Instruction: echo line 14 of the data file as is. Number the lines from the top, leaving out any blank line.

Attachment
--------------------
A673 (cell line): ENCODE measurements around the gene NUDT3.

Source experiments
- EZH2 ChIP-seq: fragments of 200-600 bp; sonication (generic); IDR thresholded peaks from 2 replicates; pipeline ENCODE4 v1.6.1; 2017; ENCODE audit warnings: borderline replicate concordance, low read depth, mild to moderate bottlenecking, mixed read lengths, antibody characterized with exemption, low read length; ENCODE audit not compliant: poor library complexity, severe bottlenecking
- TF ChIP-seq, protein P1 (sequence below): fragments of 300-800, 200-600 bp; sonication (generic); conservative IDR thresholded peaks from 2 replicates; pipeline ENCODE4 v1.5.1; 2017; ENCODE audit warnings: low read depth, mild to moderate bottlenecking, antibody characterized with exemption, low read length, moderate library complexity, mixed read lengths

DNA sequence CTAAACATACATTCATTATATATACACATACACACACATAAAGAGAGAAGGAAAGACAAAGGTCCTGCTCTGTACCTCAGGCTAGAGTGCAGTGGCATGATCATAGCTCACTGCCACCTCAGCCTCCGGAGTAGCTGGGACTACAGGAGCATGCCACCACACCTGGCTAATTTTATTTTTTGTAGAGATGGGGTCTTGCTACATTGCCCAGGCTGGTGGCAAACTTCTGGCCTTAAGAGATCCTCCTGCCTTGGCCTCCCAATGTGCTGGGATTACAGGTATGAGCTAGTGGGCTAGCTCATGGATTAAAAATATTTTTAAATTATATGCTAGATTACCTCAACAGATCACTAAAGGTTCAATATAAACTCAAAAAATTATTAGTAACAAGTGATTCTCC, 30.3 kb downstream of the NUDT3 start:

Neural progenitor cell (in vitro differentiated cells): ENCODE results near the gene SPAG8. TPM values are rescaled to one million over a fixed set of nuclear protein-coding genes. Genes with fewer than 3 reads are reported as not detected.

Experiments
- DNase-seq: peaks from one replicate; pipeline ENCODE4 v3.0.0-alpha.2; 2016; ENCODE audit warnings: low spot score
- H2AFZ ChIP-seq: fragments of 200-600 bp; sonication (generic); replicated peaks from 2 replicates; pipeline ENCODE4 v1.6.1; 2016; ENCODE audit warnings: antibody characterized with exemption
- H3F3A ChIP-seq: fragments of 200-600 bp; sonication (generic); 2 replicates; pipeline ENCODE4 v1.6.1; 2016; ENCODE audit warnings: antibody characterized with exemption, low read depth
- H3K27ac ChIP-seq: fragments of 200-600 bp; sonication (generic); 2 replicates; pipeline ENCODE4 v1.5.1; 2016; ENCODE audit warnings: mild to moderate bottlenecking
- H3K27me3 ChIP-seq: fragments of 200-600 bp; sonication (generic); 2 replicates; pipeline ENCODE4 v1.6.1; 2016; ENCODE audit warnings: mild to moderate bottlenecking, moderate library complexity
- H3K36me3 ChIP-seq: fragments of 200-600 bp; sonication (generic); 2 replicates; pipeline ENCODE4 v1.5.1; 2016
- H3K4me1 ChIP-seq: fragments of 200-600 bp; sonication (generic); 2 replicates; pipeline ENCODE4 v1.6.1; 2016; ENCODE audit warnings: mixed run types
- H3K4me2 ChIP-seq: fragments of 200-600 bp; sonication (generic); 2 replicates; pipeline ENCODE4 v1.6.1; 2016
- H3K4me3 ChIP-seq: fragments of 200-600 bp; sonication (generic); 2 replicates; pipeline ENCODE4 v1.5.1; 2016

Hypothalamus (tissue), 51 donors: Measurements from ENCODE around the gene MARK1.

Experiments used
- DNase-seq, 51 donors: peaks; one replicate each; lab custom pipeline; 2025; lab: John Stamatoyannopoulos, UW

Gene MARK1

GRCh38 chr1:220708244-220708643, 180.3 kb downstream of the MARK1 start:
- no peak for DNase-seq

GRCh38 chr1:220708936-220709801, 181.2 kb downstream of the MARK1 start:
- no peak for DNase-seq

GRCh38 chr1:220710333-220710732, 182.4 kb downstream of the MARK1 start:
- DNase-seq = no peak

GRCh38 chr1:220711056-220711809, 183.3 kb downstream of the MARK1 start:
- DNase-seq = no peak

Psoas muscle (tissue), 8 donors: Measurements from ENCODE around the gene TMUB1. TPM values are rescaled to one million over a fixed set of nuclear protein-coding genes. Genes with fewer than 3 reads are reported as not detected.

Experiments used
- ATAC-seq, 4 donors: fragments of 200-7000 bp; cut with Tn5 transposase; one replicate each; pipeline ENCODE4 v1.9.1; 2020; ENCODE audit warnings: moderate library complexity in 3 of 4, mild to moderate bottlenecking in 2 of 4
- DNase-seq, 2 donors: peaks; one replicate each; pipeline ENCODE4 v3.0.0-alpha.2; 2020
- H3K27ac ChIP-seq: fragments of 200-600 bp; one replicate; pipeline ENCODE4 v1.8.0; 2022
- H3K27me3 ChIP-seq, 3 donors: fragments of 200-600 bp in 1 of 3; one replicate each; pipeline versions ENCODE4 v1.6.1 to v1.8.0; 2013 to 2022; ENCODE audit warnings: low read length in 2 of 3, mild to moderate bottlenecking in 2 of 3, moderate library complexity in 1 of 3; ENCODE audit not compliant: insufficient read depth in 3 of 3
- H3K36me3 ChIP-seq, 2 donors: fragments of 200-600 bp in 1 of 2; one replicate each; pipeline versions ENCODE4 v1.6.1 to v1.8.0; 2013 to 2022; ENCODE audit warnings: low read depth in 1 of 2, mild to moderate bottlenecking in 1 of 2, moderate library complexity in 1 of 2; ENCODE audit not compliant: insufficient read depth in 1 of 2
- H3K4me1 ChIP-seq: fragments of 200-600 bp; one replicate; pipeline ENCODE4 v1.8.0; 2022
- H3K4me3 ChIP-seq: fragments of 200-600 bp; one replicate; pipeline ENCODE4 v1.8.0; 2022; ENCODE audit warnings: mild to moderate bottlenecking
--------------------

- H3K4me1 ChIP-seq: fragments of 200-600 bp; sonication (generic); 2 replicates; pipeline ENCODE4 v1.6.1; 2016; ENCODE audit warnings: mixed run types